I’m sure RA-folk have many more examples we could compile for review?

fnaah 9:04 am 02 Feb 10

Jon Stanhope is rushing through ‘point to point’ speed cameras in order to profit from the wonderful rise in traffic infringement notices over the past year

There, fixed that for you

Jim Jones 8:59 am 02 Feb 10

Don’t speed and you won’t get a fine. It’s not rocket science. God knows how it is a “mixed message”.

You seem to be proposing a system whereby speeding tickets are reduced by ignoring people who speed.

Perhaps we could apply your logic to the criminal justice system and keep the murder rates in the ACT at historic lows by simply ignoring murders when they occur.

Sammy 8:43 am 02 Feb 10

What are these speed cameras you speak of? Are they those boxes mounted on poles? I guess I have very little experience with them, as ever since I grew up and started driving like an adult, I have no reason to worry about them.

I think these new types of speed cameras are a fantastic idea. As an added benefit, it encourages those that may want to still have a bit of fun, to learn some arithmetic, so as to determine how slow they need to go for the last km or so before the camera, so as to compensate for their speed over the preceding 3-4 kms.

sloppery 8:37 am 02 Feb 10

Typical. Clearly speed cameras do nothing more than cause people to tap the brakes as they go past, so we’d better add more cameras.

How actaully doing something useful for road safety. Hell, how about even using the speed camera revenue to support more marked police cars?

Punter 7:51 am 02 Feb 10

The introduction of these point to point cameras shouldn’t concern any motorist who obeys the speed limits. It is always amusing to hear a driver complain about speeding tickets they have received wnen it was their own actions which led to the tickets. A camera will sit there idle and only react to a speeding vehicle. These devices don’t force a driver to pay revenue until the driver has made a choice to speed. If anyone wants to stop paying such revenue, they need only to take resonsibility of their actions and lift their right foot a little.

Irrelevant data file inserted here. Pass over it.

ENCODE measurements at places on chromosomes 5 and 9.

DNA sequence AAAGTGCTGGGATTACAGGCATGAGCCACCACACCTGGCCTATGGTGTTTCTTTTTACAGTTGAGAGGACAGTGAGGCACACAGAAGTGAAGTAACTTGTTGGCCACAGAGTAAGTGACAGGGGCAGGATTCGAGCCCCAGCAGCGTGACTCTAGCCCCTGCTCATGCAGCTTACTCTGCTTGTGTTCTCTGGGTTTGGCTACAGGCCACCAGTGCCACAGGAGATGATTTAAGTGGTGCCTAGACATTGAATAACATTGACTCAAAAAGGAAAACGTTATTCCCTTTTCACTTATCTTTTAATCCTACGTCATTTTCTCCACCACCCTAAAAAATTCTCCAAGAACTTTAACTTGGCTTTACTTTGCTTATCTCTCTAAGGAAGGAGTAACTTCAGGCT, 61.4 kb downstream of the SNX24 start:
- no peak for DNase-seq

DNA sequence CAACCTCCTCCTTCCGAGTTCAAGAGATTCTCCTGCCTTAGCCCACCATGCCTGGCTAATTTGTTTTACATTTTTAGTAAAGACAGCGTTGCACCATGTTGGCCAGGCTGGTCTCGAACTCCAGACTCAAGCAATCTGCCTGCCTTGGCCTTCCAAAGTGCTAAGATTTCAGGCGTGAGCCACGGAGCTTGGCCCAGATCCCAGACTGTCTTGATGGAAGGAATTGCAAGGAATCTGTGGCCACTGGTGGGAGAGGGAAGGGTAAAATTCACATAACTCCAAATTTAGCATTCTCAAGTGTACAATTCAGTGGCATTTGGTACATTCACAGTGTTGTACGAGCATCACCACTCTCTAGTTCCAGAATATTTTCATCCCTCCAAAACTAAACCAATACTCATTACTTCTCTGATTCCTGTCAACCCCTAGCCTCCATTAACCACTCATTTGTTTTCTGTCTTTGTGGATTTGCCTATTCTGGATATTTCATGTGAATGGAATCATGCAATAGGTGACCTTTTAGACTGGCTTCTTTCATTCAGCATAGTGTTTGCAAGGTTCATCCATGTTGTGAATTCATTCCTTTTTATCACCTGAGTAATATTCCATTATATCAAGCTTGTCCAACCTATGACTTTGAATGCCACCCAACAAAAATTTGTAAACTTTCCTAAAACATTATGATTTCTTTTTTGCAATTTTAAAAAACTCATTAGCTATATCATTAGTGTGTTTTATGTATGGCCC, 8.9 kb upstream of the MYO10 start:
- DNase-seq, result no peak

taninaus 7:01 am 02 Feb 10

so he is going to install point to point to catch the people who are already ignoring the well posted and well known fixed speed camera locations – that will work!

trevar 6:38 am 02 Feb 10

I haven’t been following this, but I agree that there is nothing more foolish than a government getting so confused by its own bureaucracy that it forgets what it’s cracking down on! I suspect that Mr Stanhope actually hopes to reduce the number of instances of drivers speeding, rather than the number of times those drivers get caught. I wonder how ACT Government employees would go on the NAPLAN tests?

At any rate, I think point to point speed checking is a good idea, but rather than using speed cameras to do it, each number plate should be microchipped and the city dotted with a secret network of scan points. That way we could monitor both speed and the use of unregistered vehicles.

damien haas 1:00 am 02 Feb 10

I dont think there is evidence to support a rise in accidents on this section of the parkway. i believe thats the criteria for these devices.

if its not supported by public policy reasons, then its revenue raising.

speed cameras would be better located on suburban streets catching people who do 85 on a 50 street.